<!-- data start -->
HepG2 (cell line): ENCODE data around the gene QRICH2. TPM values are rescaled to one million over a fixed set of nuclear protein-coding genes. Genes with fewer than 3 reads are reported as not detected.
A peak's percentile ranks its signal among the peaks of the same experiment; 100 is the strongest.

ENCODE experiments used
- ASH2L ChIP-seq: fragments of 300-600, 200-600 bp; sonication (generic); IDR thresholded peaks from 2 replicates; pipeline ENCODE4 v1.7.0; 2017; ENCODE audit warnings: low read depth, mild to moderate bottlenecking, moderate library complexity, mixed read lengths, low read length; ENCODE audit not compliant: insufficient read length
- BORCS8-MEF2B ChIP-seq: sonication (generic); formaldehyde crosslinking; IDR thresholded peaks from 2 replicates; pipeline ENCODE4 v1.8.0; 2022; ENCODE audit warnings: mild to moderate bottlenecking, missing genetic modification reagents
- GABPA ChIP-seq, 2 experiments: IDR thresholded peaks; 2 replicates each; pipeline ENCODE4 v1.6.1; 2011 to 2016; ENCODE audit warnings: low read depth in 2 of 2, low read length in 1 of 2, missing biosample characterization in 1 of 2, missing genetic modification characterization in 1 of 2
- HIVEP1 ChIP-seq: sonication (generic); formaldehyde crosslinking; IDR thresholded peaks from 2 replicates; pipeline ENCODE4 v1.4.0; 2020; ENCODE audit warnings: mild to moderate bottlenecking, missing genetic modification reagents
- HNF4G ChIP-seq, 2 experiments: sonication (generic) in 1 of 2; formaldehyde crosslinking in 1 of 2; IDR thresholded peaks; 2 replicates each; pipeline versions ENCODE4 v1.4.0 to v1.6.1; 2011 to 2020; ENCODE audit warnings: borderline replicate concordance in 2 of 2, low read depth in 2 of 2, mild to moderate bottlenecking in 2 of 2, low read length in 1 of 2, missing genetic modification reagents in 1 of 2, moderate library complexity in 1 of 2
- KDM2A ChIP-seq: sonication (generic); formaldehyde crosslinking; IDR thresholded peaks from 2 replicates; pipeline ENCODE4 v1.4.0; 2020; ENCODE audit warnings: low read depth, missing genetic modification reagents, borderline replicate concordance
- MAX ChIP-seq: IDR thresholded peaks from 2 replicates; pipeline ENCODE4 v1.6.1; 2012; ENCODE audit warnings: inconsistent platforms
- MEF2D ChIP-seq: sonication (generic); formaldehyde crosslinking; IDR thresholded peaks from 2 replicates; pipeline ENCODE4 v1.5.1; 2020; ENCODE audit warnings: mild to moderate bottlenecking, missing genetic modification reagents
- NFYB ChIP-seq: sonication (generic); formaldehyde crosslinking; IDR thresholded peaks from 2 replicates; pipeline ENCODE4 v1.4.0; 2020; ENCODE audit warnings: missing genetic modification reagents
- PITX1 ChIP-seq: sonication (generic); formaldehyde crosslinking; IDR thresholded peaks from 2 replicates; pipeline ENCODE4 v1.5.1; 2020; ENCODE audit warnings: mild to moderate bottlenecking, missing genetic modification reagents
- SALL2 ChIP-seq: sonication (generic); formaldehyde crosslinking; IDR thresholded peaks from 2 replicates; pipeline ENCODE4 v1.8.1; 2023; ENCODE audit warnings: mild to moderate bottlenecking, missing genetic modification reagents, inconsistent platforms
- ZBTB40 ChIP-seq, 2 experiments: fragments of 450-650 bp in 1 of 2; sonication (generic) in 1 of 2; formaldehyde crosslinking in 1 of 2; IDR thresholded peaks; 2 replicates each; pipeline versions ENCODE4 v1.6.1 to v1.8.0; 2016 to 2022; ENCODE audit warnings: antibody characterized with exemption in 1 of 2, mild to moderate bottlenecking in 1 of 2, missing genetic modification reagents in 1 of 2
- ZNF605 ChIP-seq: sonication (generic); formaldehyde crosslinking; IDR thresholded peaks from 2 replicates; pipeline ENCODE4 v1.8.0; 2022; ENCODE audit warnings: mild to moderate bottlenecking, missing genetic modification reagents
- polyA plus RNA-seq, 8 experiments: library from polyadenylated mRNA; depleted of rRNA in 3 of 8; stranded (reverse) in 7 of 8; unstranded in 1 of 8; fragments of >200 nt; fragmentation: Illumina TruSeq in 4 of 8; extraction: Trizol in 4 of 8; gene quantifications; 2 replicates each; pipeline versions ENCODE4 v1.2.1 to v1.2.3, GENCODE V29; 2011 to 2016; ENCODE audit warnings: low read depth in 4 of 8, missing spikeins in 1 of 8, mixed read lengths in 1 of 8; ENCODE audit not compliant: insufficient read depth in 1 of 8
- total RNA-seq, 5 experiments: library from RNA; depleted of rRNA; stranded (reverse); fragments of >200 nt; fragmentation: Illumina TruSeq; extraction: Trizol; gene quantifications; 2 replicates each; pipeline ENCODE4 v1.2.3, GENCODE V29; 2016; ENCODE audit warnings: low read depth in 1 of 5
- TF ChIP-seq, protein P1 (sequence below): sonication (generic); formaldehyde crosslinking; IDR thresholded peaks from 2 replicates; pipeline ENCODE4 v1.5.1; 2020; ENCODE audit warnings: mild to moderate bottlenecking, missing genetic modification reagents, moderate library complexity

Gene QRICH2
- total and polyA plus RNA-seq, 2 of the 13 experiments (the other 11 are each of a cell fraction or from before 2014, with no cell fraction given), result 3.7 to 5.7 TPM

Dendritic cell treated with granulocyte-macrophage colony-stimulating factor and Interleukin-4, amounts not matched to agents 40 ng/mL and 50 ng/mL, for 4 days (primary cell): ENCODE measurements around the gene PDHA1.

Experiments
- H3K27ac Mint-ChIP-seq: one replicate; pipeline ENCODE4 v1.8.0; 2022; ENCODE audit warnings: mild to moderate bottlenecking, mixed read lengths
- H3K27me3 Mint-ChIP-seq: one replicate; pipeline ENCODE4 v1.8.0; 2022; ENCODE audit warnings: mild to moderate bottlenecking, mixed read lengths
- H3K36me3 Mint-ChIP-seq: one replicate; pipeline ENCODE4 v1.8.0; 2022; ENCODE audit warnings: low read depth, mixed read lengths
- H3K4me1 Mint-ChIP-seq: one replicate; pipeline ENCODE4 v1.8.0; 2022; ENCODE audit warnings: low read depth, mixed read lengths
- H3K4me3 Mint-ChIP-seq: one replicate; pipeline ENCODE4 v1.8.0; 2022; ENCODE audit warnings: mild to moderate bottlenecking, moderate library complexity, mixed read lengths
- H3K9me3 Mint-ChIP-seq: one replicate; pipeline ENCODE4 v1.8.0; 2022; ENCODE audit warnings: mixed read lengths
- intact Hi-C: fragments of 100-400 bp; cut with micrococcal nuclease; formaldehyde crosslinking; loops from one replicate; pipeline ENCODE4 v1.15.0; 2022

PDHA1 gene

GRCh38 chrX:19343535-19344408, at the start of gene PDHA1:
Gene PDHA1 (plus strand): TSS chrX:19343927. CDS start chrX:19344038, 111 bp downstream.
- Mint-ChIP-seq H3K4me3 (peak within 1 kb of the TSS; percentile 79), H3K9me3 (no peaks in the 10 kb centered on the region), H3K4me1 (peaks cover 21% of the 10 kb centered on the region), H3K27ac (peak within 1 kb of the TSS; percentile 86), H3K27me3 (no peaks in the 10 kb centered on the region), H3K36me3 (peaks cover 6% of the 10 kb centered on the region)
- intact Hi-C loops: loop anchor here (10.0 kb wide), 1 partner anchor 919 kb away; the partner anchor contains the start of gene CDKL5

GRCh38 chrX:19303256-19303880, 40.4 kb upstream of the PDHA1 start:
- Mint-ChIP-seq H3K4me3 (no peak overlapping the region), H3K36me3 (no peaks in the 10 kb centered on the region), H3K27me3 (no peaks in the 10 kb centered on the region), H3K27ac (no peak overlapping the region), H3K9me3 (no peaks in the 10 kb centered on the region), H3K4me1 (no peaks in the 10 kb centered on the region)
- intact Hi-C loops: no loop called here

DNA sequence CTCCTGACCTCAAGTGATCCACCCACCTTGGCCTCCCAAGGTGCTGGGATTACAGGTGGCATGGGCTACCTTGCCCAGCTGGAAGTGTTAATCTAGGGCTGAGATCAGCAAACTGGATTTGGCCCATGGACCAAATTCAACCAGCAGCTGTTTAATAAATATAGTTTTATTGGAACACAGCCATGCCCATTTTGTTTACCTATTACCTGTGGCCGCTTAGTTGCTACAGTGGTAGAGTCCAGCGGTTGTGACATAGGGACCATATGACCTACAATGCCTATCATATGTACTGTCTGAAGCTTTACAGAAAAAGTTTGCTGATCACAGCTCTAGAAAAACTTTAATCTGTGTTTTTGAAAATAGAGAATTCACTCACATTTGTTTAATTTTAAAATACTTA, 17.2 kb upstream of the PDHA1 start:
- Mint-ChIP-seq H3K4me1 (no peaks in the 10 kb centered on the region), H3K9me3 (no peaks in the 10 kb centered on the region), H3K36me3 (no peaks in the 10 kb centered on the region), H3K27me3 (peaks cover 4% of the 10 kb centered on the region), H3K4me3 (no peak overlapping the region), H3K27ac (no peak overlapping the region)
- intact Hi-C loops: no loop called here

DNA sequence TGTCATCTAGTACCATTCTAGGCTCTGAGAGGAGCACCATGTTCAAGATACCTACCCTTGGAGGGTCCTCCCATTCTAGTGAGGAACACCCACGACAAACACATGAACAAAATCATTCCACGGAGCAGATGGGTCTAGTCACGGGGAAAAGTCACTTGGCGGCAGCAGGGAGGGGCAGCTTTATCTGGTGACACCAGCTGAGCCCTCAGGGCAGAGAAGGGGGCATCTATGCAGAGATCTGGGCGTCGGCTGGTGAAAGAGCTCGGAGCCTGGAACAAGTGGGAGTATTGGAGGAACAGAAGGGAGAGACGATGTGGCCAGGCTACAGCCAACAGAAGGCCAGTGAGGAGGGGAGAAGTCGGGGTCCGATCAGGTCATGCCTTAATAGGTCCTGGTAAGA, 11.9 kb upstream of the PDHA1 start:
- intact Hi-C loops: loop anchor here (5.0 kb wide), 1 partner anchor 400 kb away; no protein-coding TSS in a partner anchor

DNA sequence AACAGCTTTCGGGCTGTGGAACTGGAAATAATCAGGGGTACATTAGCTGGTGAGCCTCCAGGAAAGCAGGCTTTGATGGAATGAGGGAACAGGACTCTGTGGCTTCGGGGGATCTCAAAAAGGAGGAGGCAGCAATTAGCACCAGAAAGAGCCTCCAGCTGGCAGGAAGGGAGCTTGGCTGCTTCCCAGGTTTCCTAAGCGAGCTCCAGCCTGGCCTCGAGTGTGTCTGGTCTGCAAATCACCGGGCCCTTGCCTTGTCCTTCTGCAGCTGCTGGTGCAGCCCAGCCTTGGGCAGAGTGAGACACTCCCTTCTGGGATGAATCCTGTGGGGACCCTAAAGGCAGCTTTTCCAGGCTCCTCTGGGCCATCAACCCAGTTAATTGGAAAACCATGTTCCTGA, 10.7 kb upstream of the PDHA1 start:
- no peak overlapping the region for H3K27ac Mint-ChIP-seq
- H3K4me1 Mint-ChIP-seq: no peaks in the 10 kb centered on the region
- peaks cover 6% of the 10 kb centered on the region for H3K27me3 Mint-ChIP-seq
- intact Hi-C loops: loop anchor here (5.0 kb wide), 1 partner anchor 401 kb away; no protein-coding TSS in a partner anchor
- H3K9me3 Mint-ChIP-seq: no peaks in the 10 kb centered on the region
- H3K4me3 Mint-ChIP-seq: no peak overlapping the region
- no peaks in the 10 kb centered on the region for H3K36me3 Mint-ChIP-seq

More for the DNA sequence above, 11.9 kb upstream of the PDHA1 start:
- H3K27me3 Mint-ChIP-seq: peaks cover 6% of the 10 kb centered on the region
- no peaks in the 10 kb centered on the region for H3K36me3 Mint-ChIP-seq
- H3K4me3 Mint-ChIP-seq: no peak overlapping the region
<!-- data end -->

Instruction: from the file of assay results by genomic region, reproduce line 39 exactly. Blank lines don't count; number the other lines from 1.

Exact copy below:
DNA sequence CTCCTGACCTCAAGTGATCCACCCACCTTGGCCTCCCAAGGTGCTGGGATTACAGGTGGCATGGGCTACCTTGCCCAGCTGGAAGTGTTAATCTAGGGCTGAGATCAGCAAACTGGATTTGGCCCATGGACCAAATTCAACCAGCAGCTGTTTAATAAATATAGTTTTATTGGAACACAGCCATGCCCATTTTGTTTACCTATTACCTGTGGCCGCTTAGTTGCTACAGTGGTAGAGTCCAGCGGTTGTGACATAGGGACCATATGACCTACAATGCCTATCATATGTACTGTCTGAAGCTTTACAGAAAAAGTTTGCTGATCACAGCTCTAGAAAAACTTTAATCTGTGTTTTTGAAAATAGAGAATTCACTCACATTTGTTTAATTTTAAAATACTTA, 17.2 kb upstream of the PDHA1 start: